A devout Christian, he joined the Nazi regime and then later tried to oppose it. When that did not work, he hatched a new plan – destroy them from within. However, first, he had to design the means of mass murder used in extermination camps.
Kurt Gerstein was born on August 11, 1905, in Münster, Westphalia – then part of Prussia. The sixth of seven children, he grew up in a strict and traditional home which he rebelled against. His teachers claimed he was a lazy student who did not respect authority, so they were surprised when he graduated from high school. To his family’s astonishment, he graduated with a degree from the University of Aachen in 1931 as a mining engineer. During his college years, however, he found religion.
During that period, many Christian organizations were enamored with Hitler’s socialist principles. Gerstein joined the Nazi Party on May 2, 1933. Two months later, he became a member of the Sturmabteilung (SA) – the original paramilitary group of the Nazi Party and the precursor of the dreaded Schutzstaffel (SS).
On April 4, 1933, Hitler tried to replace the 28 autonomous regional churches in Germany with a centralized Reich Church under Bishop Ludwig Müller. Müller suggested that: (1) Christ was an Aryan, (2) “traditional Christianity” was “Bolshevism under a tinsel of metaphysics,” and (3) doing away with the Old Testament because of its Jewish character.
Not all Christians were happy with such views – Gerstein among them. His first salvo against the Nazi party, therefore, came in the form of a protest letter to Müller. In 1935, he attended a showing of “Wittekind” (an anti-Christian play written by Edmund Kiss) to disrupt it. He was beaten up, but that was all.
Then in 1936, Gerstein began distributing anti-Nazi literature – earning himself a six-week prison sentence. Upon his release, he was fired from his job at the Miner’s Association. He tried to become a priest, but when unsuccessful went back to protesting against the Nazi party.
Gerstein was again arrested in 1938 – leading to a six-month prison sentence. His party membership was revoked, meaning he could no longer work in the mining industry. In 1941, however, he embarked on his most harebrained scheme.
By then, the physically and mentally disabled were being euthanized; the fate of Gerstein’s sister-in-law. He rejoined the Nazi party to remove their suspicion of him and enable him to get a good job.
He joined as a member of the SS hoping it would put him in an excellent position to not only find out what was going on but also give him an opportunity to change them from within. He explained to his wife; he was becoming a Nazi as an agent of Christ.
In June 1941, the SS assigned him to the Hygiene Institute in Berlin where he designed water filters for soldiers and methods of vermin control. He so impressed his superiors they could not promote him fast enough. By January 1942 he was head of the Technical Disinfection Department – researching decontamination techniques.
Shortly after, Gerstein became part of a secret study on the effects of Zyklon B and other toxic gasses on human subjects. In the context of that research, he was sent to the German-occupied Polish town of Bełżec as part of Operation Reinhard – the Final Solution of Jews and others deemed undesirable.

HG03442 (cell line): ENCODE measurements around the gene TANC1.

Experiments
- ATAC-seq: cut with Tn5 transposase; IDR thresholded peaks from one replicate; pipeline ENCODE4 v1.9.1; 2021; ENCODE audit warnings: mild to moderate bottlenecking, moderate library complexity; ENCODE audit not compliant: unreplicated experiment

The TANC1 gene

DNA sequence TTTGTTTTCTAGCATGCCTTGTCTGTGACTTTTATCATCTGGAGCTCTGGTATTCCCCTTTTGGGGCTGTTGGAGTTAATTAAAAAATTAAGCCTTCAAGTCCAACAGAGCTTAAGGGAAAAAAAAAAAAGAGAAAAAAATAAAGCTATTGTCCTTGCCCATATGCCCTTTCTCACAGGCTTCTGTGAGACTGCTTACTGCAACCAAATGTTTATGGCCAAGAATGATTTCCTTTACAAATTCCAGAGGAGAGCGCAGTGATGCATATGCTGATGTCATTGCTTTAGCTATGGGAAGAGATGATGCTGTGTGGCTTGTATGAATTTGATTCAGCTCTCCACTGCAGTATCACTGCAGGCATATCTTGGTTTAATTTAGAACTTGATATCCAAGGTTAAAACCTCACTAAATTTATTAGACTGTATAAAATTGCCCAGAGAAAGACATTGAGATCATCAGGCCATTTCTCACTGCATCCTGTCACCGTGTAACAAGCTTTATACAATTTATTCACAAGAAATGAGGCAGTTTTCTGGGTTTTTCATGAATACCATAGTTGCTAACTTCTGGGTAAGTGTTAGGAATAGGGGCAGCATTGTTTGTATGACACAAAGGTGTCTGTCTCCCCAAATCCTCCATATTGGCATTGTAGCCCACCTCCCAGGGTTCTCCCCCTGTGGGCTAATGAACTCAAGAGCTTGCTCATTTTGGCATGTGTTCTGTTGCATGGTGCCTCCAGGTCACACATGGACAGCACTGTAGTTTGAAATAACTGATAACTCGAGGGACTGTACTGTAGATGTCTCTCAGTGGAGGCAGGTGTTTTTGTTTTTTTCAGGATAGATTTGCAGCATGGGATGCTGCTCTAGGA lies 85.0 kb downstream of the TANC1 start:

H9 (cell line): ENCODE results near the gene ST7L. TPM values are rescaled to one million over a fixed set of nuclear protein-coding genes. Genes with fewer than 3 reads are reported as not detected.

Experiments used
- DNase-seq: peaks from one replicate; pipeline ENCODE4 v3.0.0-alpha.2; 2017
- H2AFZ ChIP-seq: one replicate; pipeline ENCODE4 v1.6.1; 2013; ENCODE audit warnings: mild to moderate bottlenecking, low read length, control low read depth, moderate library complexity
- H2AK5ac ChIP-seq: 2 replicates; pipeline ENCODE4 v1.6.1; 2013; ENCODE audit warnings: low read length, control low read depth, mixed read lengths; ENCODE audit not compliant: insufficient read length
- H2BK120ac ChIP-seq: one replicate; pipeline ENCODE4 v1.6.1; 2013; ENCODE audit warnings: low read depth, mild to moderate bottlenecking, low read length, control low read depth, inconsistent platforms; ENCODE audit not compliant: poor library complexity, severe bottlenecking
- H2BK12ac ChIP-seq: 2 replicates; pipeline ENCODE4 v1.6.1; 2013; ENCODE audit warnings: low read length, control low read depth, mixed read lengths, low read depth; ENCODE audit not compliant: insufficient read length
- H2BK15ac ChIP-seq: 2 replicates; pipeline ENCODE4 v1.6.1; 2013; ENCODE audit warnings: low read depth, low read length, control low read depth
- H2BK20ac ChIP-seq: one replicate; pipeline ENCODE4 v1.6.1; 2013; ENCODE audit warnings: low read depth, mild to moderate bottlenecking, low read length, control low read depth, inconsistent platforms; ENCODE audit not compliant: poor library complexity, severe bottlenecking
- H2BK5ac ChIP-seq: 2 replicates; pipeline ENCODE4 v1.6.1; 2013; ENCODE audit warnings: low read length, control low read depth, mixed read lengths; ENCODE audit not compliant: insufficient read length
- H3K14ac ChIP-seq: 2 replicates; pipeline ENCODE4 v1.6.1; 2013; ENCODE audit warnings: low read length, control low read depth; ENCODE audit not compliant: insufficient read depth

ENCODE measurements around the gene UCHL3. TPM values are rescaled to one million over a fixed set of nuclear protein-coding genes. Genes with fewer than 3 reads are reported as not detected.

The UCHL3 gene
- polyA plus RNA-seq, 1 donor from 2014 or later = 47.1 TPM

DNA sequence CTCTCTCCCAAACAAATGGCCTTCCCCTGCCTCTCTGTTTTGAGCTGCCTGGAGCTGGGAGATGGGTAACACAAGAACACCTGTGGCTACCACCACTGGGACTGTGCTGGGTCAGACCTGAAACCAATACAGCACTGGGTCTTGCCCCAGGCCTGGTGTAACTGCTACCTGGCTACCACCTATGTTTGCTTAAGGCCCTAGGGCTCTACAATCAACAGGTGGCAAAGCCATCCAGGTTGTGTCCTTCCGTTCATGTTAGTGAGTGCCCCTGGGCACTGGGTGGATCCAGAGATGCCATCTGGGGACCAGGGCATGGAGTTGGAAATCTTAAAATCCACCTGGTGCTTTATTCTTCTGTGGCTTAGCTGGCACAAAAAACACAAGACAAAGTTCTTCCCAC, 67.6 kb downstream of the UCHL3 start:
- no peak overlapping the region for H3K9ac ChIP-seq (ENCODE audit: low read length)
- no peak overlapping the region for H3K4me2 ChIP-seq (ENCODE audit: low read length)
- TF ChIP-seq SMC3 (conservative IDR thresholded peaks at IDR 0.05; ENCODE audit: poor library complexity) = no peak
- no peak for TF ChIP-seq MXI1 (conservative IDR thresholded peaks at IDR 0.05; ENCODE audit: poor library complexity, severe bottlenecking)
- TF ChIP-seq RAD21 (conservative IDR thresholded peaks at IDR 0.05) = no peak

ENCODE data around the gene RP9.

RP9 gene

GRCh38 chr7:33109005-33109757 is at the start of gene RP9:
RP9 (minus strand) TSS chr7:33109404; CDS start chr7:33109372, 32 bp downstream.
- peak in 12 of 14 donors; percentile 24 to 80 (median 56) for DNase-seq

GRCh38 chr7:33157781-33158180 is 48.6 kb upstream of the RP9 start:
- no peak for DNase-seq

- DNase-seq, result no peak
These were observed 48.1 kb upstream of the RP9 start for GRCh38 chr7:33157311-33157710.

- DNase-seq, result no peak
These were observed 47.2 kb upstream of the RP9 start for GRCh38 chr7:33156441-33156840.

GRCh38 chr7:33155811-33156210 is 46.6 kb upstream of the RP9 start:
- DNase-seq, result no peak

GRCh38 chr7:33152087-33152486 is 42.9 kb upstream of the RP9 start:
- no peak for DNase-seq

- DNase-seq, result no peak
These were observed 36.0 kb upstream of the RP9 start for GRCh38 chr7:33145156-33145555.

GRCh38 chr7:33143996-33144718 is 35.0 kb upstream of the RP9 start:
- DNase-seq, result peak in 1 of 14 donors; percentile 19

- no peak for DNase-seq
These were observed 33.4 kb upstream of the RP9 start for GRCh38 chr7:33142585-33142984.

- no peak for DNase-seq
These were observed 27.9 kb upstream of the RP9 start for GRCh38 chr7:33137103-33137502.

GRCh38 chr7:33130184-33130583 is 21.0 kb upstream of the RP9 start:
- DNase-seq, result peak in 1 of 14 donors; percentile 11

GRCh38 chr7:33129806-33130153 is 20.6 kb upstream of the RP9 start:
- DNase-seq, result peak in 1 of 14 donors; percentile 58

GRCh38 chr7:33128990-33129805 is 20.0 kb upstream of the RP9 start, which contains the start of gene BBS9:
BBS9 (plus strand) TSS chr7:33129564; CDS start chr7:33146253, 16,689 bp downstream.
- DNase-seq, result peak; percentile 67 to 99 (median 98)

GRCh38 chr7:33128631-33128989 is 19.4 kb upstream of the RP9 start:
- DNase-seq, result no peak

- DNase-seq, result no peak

What he saw became the basis of the still-controversial Gerstein Report; a document detailing what he knew of the genocide.
Gerstein arrived at Bełżec on August 15, 1942, as a train carrying about 3,000 Jews approached from Lwow. He was shocked at how tightly they had been packed together – so much so that a number had died along the way from suffocation.
As they got off the train, the adult men were separated from the women and children. They were ordered to remove all their clothing and jewelry and form lines into a room where they were told they would be disinfected. Everyone was assured no harm would come to them so long as they cooperated.
Once packed into the room, they were sealed in. Diesel pumping engines were activated to propel monoxide into the chamber but broke down after a few minutes. The people inside started screaming, but no one outside cared. It took two hours to repair the machines, and another thirty minutes before everyone was dead.
When they removed the bodies, many had held onto each other so tightly they could not be pried apart. Soldiers then stepped forward and pulled gold teeth out of their mouths and put them in buckets. Gerstein said he could not get over how blasé everyone else was about what they had witnessed.
The next day, he was on a train heading back to Germany. Another man in his compartment noticed how upset Gerstein was and asked if he was alright. That man turned out to be Göran von Otter – a Swedish diplomat based in Berlin. Gerstein told him what he had seen and begged him to pass the information on to the Allies.
Otter did so, but the Swedish government did not pass the information on for reasons still being debated today. Gerstein continued to tell those he could, including Diego Cesaro Orsenigo – the Vatican representative to Berlin. Although Orsenigo informed the Pope, the Vatican feared any confrontation with the Nazi regime.
Gerstein eventually surrendered to the French in the town of Reutlingen on April 22, 1945. He was interviewed by several Allied commanders and submitted his controversial report. There were many inconsistencies and exaggerations in it – although not about the mass killings.
Despite his report, he was treated as a Nazi war criminal and sent to the Cherche-Midi Military Prison in Paris, France. He committed suicide on July 25; whether because of the harsh conditions or because he felt guilty, remains unknown.
In August 1950, the Denazification Council in Tübingen concluded that while Gerstein may have been an unwilling participant in the Holocaust, he did not do enough to distance himself from it.